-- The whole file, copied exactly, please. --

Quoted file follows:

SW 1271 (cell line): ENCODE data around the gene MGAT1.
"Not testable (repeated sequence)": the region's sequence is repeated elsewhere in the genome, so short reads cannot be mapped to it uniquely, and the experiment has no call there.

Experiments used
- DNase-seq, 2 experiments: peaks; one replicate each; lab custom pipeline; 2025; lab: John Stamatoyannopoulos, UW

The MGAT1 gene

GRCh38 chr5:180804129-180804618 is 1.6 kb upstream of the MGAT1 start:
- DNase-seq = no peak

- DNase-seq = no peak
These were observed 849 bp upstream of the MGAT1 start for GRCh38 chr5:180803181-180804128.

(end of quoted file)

SW 1271 (cell line): ENCODE data around the gene MGAT1.
"Not testable (repeated sequence)": the region's sequence is repeated elsewhere in the genome, so short reads cannot be mapped to it uniquely, and the experiment has no call there.

Experiments used
- DNase-seq, 2 experiments: peaks; one replicate each; lab custom pipeline; 2025; lab: John Stamatoyannopoulos, UW

The MGAT1 gene

GRCh38 chr5:180804129-180804618 is 1.6 kb upstream of the MGAT1 start:
- DNase-seq = no peak

- DNase-seq = no peak
These were observed 849 bp upstream of the MGAT1 start for GRCh38 chr5:180803181-180804128.